Ambassador Nicholas Burns: Obama must convince Americans that US should be a global leader

November 12, 2008
by Lindsay Hodges Anderson

Prof. Nicholas Burns outlined Wednesday (Nov. 12) in a brown bag seminar what he would tell President Obama in a hypothetical Oval Office meeting on the evening of the presidential inauguration.

“I’d say ‘Mr. President, there’s good news and there’s bad news about the situation in the United States today’,” Burns said.

The good news, according to Burns: Obama is inheriting the most powerful country in the world politically, militarily and economically, even though the economy is strained.

“Whether countries like us or not, whether we’re popular or not, whether we’re up or down, if there’s a crisis or a civil war or a tsunami or some huge political problem, countries are likely to call us to be a mediator or an umpire or a friendly arbitrator of disputes,” he said.

The bad news, Burns outlined: foreign policy challenges, the rise of other countries, the economic crisis and, most importantly, the need to convince the American people that the country should be a global leader despite its many problems at home.

“I’d say to the president ‘Your biggest problem may be to convince the American people that we should be a … multi-lateral, global leader. A global leader that continues to pay more taxes and ship our troops overseas and do the things we have to do for peace and civility in the world’,” Burns said.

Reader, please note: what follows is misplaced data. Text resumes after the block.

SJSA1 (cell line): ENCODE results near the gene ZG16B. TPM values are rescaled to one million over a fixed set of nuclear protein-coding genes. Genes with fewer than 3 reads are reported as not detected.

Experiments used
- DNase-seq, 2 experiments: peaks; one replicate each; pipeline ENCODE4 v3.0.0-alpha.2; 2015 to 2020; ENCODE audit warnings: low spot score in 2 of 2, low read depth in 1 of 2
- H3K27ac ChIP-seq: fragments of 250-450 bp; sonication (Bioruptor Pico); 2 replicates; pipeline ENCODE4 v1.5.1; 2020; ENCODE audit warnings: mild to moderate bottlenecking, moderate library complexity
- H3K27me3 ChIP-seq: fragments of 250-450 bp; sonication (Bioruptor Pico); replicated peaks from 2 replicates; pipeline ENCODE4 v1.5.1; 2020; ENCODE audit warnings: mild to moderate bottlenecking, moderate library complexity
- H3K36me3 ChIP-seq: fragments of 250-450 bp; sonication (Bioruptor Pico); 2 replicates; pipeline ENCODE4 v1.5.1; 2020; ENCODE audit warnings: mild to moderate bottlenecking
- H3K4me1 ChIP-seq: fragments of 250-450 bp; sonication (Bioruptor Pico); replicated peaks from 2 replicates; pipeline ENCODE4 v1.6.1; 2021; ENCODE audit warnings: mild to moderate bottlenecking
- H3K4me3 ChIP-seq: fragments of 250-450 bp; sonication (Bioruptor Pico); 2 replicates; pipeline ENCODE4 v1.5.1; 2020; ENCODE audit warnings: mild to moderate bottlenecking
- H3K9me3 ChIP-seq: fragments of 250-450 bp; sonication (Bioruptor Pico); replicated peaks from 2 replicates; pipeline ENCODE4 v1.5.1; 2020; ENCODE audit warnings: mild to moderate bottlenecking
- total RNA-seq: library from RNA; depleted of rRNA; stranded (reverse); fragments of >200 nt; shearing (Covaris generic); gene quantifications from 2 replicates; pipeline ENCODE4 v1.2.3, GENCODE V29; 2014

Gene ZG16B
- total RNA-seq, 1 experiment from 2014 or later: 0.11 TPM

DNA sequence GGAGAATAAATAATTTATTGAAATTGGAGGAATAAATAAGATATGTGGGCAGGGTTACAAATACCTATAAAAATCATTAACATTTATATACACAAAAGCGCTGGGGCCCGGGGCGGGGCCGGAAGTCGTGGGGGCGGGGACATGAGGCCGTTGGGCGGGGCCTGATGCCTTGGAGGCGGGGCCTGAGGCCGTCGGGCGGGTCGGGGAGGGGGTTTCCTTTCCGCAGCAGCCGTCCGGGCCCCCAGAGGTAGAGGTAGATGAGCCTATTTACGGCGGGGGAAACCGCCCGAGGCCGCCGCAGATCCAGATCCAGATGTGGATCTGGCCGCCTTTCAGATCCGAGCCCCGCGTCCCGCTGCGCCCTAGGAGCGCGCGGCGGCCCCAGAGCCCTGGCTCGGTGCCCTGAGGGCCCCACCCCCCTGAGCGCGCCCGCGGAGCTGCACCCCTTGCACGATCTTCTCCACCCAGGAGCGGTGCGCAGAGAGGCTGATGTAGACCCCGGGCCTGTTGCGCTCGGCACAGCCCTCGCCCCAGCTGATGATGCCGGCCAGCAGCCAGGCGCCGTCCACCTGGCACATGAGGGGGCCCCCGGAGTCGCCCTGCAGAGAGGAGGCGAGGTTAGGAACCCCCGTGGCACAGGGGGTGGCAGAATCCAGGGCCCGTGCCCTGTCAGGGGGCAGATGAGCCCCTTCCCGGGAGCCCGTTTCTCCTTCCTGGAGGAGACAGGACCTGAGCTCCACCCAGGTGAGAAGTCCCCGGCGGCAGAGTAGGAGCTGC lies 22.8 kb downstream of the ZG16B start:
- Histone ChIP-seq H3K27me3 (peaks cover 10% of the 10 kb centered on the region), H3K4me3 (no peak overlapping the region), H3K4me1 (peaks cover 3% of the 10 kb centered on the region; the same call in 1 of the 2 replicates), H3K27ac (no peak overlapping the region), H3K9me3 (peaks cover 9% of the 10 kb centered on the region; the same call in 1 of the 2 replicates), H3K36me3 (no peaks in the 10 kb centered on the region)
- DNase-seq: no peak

Burns advised the president-elect to tackle the nation’s economic problems first, with the creation of a national energy strategy second on the list.

Burns also contended that serious attention must be paid to the Middle East and South Asia, especially Iran and Pakistan, and that institutions like the National Security Council be transformed to better serve the 21st century.

As a final piece of advice to the next president, Burns recommended that he be mindful of the power of rhetoric.

“The way you talk to the world is very important and if you use the ‘royal we,’ meaning ‘we the people of the world, we the countries of the world’, I think you have a much better chance of demonstrating the country’s willingness to listen, [and to show that] we’re willing to work with countries and share power for the greater global good,” Burns said.

Burns is Professor in the Practice of Diplomacy and International Politics at Harvard Kennedy School. He spoke at the first in a series of Library speaker events.

Nicholas Burns

Burns advised the president-elect to tackle the nation’s economic problems first, with the creation of a national energy strategy second on the list.

“I’d say to the president ‘Your biggest problem may be to convince the American people that we should be a … multi-lateral, global leader.'" - Nicholas Burns

Nicholas Burns

Burns addresses the full room gathered to hear him speak.


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